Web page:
The bag tubes are delivered from the first section of the machine by the belts l8 and I9 to the. belts 22 by which they are moved across the plate 28 and aligned against the backstop or guide 35.. The flimsy nature of the bags permits them to sag between the belts 22 and come against the plate 29 which, therefore, forms a maior support for each bag tube aligned against the backstop. The support thus furnished the bag tubes permits them to be aligned against the backstop while the. belts 22, which are small in both transverse directions, slide beneath the bag tubes. The frictional engagement of larger areas of the bag tubes against the plate 213 overcomes the frictional drag of the belts after the bag tubes are brought to rest. In order to reinforce this action and to prevent wrinkling and distortion 4 of the bags, I prefer to provide additional holddown means of small mass resting against the upper surfaces of the bag tubes between the belts 22 and acting to press the bag tubes down against the plate 20 with a force so light as not to interfere with the positioning of the bag tubes on the plate by means of the belts 22. A convenient Way of doing this is to attach strips of flexible material 38 to the overhead rail 35, as most clearly shown in Figures 2 and 3. These strips sag under their own weight and outer end portions of them come to rest upon the bag tube 39. The strips may be made of any flexible material such as cloth, leather or rubber; but I have found that ordinary :paper is an excellent materia1 to use since the effective weight of each strip may then readily be adjusted by varying the number of plies of paper making up each strip. Where adjustment is attained in this manner, the plies will ordinarily not be in'aclhesive union so that a plural-ply strip will retain the maximum flexibility. I have found by these means that extremely flimsy bag tubes of polyethylene or similarsubstance may be moved in a controlled manner over the plate 20 lby the rubber belts 22 and positioned and aligned against the backstop 3i, and that they will maintain their aligned positions without cocking, wrinkling or distortion until moved in the transverse direction, in spite of the drag of the belts .22 which thus may be continuously driven by the motor 21.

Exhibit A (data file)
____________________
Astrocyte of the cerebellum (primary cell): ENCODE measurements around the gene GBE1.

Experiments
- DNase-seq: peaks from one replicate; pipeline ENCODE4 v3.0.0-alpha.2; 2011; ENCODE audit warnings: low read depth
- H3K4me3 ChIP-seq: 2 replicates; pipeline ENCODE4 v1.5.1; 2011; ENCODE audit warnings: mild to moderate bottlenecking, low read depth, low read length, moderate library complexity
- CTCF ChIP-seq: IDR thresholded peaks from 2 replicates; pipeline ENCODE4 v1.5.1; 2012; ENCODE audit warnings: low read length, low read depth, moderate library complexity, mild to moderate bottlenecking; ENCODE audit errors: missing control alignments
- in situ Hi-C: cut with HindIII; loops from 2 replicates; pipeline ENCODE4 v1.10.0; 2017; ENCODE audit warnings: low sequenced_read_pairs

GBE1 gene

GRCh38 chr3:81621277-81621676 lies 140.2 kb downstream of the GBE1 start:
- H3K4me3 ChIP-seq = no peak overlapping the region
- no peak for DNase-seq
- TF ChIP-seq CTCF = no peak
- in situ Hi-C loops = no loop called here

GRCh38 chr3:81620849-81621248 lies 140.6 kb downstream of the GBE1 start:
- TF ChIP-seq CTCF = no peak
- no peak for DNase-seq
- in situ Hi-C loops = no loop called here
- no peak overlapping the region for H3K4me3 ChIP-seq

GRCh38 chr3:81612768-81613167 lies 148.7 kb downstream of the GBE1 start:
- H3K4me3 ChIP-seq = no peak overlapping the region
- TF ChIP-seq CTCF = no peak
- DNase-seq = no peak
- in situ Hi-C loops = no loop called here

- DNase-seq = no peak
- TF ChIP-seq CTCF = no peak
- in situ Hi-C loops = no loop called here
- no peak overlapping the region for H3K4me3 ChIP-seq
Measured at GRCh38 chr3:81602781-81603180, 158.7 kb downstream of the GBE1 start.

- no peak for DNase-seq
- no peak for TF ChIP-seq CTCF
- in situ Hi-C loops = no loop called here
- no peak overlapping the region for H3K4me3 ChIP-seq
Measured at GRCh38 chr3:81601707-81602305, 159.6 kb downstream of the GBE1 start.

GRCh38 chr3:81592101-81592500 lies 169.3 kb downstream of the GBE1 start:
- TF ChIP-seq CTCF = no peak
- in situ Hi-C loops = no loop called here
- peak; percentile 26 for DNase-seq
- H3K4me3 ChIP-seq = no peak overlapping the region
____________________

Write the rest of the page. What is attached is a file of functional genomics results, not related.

In the second section of the machine, I mount a pair of first conveyor chains 40 and 4!. These pass over sheaves 52 mounted on a shaft 43 atv provided with plates 45 on their outer sides,

which metal plates are somewhat longer than the link members themselves so that in .a straight flight of the chains, the ends of the plates are closely juxtaposed. The plates are then covered individually with pieces 46 of a frictional substance such as leather or rubber by cementing. The pieces may thus be renewed as they wear.

At their forward ends in the second machine section, the chains 40 and El are deflected slightly over sheaves 41 mounted upon a shaft 48; and they return over sheaves 49 mounted upon a shaft 55. This shaft is driven as by bevel gearing 51, and suitable shaft connections, from a timed movin part of the machine. The chains Ml and 4'! may have tighteners in their lower flights, as indicated at 52 in Figure 5.

The plate 20 is so located that the forward edge of the bag tube overhangs it, as at 39a in Figures 5 and 6. Thus the leading edge of the bag tube 39, as respects the second section of the machine, sags downwardly off. the edge of the plate coming into contact with the upper surfaces of the frictional pads 56 on the chains 40 and 4|. The engagement of the bag tube with the plate 26 and the frictional hold-down strips 38 is such, however, as to resist any frictional drag of the chains All and 51 upon the free sag ging edge 39a of the bag tubes. If the overhanging edge of a bag tube is pressed against thev frictional pads Q6 of the chains, however, the chains will then move the bag tubes transversely of their former direction of motion and start them moving longitudinally of the second machine section. This action is accomplished through the provision of overhead chain elements 53 and 54, the disposition of which is most clearly shown in Figure 5, which overhead chains carry flexible engagement fingers 55 at suitable intervals and are driven in timed relationship to the chains 40 and 4|. Forwardly of the second machine section, the chains 53 and 54 pass over sheaves 56 on a shaft 51 journaled in the frame elements II and driven as by a bevel gear 58 (Figure 1). Rearwardly the position of the lower flight of the chains 53 and 54 is determined by sheave elements 59 mounted in forks 69 on bar elements 6| extending longitudinally of the machine section. The bar elements may be mounted on rods 62 and 63 extending across the machine section and in turn mounted on brackets 64 and 65 on the machine frame. The lower flight of the chains 53 and 54 is, for the greater part of its length, maintained in parallelism respectively with the chains 4!} and 4| by the sheaves 59, overhead track means 66 also mounted on the bar element GI, and sheaves Bl journaled in forks 68 on the bar elements. Beyond the sheaves t1 the chains 53 and 54 diverge slightly from the chains 40 and 4|, as shown in Figure 5.